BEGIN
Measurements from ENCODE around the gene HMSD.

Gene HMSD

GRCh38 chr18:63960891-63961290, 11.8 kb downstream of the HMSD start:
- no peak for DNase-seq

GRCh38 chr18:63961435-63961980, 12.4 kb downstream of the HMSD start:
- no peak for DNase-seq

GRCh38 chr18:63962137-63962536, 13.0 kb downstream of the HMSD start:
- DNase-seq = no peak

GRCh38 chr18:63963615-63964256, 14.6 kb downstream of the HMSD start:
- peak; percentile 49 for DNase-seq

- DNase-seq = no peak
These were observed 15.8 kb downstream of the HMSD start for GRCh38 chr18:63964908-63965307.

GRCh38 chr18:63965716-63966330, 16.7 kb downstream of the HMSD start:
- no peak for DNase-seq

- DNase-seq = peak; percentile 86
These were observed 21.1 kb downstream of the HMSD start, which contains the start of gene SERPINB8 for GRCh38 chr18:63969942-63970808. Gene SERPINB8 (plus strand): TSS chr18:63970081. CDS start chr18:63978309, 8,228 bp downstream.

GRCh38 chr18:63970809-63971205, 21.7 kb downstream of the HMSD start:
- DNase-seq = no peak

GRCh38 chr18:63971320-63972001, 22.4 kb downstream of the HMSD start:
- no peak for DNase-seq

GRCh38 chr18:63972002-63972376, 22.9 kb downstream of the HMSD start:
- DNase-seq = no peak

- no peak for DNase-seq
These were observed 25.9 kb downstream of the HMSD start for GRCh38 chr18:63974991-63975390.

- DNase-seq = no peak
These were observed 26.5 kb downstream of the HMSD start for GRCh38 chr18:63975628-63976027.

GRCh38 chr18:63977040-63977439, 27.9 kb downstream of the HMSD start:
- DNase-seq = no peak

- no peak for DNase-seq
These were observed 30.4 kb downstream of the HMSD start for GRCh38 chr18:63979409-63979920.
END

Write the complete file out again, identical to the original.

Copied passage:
Measurements from ENCODE around the gene HMSD.

Gene HMSD

GRCh38 chr18:63960891-63961290, 11.8 kb downstream of the HMSD start:
- no peak for DNase-seq

GRCh38 chr18:63961435-63961980, 12.4 kb downstream of the HMSD start:
- no peak for DNase-seq

GRCh38 chr18:63962137-63962536, 13.0 kb downstream of the HMSD start:
- DNase-seq = no peak

GRCh38 chr18:63963615-63964256, 14.6 kb downstream of the HMSD start:
- peak; percentile 49 for DNase-seq

- DNase-seq = no peak
These were observed 15.8 kb downstream of the HMSD start for GRCh38 chr18:63964908-63965307.

GRCh38 chr18:63965716-63966330, 16.7 kb downstream of the HMSD start:
- no peak for DNase-seq

- DNase-seq = peak; percentile 86
These were observed 21.1 kb downstream of the HMSD start, which contains the start of gene SERPINB8 for GRCh38 chr18:63969942-63970808. Gene SERPINB8 (plus strand): TSS chr18:63970081. CDS start chr18:63978309, 8,228 bp downstream.

GRCh38 chr18:63970809-63971205, 21.7 kb downstream of the HMSD start:
- DNase-seq = no peak

GRCh38 chr18:63971320-63972001, 22.4 kb downstream of the HMSD start:
- no peak for DNase-seq

GRCh38 chr18:63972002-63972376, 22.9 kb downstream of the HMSD start:
- DNase-seq = no peak

- no peak for DNase-seq
These were observed 25.9 kb downstream of the HMSD start for GRCh38 chr18:63974991-63975390.

- DNase-seq = no peak
These were observed 26.5 kb downstream of the HMSD start for GRCh38 chr18:63975628-63976027.

GRCh38 chr18:63977040-63977439, 27.9 kb downstream of the HMSD start:
- DNase-seq = no peak

- no peak for DNase-seq
These were observed 30.4 kb downstream of the HMSD start for GRCh38 chr18:63979409-63979920.